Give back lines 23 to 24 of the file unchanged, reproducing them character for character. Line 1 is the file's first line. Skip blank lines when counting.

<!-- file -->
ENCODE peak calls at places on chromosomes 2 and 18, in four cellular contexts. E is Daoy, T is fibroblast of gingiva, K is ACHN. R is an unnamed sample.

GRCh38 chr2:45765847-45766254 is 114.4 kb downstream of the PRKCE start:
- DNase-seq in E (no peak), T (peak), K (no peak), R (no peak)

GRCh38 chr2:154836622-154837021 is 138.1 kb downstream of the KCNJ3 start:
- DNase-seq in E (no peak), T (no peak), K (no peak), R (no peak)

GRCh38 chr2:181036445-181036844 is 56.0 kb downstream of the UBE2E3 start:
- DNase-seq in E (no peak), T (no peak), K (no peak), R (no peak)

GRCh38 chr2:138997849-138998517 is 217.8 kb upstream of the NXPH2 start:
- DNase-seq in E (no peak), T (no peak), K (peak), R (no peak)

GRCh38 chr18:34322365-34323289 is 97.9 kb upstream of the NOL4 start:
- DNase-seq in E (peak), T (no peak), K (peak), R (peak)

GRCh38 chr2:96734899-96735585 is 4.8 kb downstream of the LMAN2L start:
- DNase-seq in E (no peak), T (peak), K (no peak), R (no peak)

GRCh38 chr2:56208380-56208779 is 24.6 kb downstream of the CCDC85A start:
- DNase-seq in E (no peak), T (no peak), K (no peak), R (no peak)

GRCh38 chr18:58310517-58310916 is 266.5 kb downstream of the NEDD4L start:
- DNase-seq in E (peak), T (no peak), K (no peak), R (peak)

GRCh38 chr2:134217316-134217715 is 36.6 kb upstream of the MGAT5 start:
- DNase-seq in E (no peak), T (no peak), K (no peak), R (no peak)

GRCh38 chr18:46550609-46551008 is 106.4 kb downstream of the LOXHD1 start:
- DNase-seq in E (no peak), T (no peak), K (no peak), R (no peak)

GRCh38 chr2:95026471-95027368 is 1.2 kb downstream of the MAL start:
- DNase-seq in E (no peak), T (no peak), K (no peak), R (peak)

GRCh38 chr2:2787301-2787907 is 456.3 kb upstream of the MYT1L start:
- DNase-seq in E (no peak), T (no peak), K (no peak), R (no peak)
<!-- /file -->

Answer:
- DNase-seq in E (no peak), T (no peak), K (no peak), R (peak)

GRCh38 chr2:2787301-2787907 is 456.3 kb upstream of the MYT1L start: